Just curious, though... Do you think a campaign needs to follow the plot point campaign?

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        • #5
          I can't speak for SteveB, but as a GM that has run a 50 Fathoms campaign, I do think you can run a campaign that ignores bot of the plot point campaigns in the book (the "main plot" campaign and the golden triangles campaign).
          The funny thing is that the players will almost inevitably stumble into the main plot point campaign - most of the interesting stuff in the setting affect the PPC and vice versa. But, you can choose to ignore those hooks if you want to.

          The main problem with ignoring the PPC is that it removes one of the few GM-determined end points for the game. In my (painful) experience, a game is better when it ends at a satisfying point.

          Good luck!
          I hope you find the above post useful. And not insulting, because I was trying to be helpful, not insulting; being a pedantic jerk, that isn't always clear.

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          • #6
            I've recently read through 50 Fathoms and hope to run it for a group at some point, it's one of the few truly inventive fantasy settings in my collection, almost all the races fit perfectly with the ocean based nature of the world and you could even remove the Earth connection and change all humans to Masquini if you wanted to (not that I want to, it's half the fun). Plus it's always easy to get people excited about playing Pirates, and Savage Worlds allows the crew to be more than decoration and to actually help out in ship battles or have the players take a squad of marines (or brutes) with them when adventuring on land.

            Even the book (or at least the explorers edition version I have) is really well done, with only one 'wait what' when I was reading through the rules bits (the Musketeer Edge, characters with it just don't want to use regular muskets at all, as rifled muskets loose their additional reload time). The fluff is amazing, much better than my original exposure to Savage Worlds (which was Evernight, which suffers a bit too much from being 'D&D but not'). I can see why it's sometimes regarded as the best of the official settings, there's a well put together world and lots of player freedom once they have a ship (which the book recommends essentially doing as quickly as possible, a nice change to a lot of 'and now the players should do this' adventures that I've read).

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            • #7
              I'm about to run 50 Fathoms this week. This review was very helpful! At least now I know what to watch out for.

              My plan is to start simple (Ugak fight) and have the players tell me where they would like to go next, at the end of each session (when needed). I hope that that would give enough time to prepare the next session. I've been reading and skimming some of the Savage Tales and plot points but have to agree with the OP, lots of detail missing or waiting to be filled in by me.

              Next to that I still have a lot of things that are unclear. Rules-related: use or don't use the chase rules of the Explore Deluxe Rules? Crew, I assume they gain XP together with the PC's but who decides on what skill as they are a single 'group' with identical stats, right? Draw an encounter in each and every 'square' they sail into? ...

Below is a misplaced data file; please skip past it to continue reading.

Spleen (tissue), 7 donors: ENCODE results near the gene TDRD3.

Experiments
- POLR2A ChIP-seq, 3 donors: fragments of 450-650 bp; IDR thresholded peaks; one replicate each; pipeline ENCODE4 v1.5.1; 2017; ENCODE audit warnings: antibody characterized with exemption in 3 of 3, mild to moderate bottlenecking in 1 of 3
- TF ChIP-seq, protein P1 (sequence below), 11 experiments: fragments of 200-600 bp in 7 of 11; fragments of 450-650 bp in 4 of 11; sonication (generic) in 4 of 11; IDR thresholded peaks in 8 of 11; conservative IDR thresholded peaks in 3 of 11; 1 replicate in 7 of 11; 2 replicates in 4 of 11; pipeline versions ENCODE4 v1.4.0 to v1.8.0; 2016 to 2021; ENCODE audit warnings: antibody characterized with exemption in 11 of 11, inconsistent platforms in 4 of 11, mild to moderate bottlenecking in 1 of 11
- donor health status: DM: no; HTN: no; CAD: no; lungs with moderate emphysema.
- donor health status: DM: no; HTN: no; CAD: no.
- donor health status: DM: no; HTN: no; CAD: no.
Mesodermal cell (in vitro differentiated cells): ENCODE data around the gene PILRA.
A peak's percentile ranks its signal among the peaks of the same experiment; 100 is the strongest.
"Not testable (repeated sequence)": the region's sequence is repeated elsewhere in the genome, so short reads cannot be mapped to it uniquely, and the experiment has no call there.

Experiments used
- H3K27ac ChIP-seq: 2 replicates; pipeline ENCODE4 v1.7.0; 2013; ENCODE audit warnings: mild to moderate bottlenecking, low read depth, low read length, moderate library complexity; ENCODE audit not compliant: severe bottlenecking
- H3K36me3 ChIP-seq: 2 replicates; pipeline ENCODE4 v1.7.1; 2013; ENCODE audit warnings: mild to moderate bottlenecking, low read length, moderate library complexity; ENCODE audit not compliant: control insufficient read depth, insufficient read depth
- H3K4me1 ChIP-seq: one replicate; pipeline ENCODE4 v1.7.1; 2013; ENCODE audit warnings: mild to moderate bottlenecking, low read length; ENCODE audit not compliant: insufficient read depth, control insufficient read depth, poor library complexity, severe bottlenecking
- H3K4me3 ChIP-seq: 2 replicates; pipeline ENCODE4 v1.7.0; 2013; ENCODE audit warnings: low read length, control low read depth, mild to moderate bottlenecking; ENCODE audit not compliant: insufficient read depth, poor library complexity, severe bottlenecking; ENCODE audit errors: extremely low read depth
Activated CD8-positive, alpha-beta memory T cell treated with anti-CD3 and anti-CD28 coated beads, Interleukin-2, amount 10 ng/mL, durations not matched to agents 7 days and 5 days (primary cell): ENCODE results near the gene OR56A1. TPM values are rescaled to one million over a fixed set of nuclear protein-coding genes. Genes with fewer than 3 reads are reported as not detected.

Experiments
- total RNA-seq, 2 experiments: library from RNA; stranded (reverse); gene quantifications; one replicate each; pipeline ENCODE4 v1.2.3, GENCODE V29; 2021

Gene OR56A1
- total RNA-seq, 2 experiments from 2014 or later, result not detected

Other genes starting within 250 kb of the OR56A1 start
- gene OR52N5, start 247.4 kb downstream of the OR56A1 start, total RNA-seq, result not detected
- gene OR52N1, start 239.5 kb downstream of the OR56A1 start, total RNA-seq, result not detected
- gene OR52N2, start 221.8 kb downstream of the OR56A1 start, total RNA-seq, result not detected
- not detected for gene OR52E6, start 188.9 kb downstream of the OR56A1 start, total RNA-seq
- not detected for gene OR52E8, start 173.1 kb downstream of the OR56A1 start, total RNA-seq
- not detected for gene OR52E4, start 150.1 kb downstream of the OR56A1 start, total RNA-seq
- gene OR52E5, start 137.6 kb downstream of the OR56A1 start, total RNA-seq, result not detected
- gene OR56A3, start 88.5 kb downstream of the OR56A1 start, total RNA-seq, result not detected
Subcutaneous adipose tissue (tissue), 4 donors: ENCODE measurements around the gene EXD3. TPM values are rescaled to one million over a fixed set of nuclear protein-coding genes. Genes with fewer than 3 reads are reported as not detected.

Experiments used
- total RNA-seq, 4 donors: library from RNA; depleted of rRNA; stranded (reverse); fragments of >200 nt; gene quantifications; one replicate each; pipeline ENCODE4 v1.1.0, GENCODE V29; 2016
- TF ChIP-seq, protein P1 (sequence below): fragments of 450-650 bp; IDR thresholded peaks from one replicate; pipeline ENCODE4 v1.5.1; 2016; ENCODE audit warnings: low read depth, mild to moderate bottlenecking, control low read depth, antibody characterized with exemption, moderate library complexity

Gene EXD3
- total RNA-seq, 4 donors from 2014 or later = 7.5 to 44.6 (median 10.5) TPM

Anyway... Nice review Thanks for sharing! I'm looking forward to give it a go.

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              • #8
                Originally posted by Pokke View Post

                Next to that I still have a lot of things that are unclear. Rules-related: use or don't use the chase rules of the Explore Deluxe Rules? Crew, I assume they gain XP together with the PC's but who decides on what skill as they are a single 'group' with identical stats, right? Draw an encounter in each and every 'square' they sail into? ...

                Anyway... Nice review Thanks for sharing! I'm looking forward to give it a go.
                When I ran 50F, I used a customized version of the chase rules from the then current SWEX. If I was to run it today, I'd still use them as I really don't care for the chase rules in SWD. As an aside, it looks like the chase rules are going to be changing yet again in SWB, so I'm curious to see those.

                Crews level up per the rules for Allies on pg 81 of SWD. I let the players do the rolling and decide what Advance to give them.

                Random encounters per pg 59 of 50F says "Each day the party spends crossing a sea zone or exploring outside of a town, draw a card from your Action Deck. If the card is a face card or higher, an encounter occurs." So unless their ship is really slow you won't be drawing for each square they sail into.

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                • Pokke
                  Pokke commented
                  Editing a comment
                  Thank you!

              • #9
                Had your players tried to own multiple ships at once to have a fleet?
                Do you think a fleet would mess with game balance at all?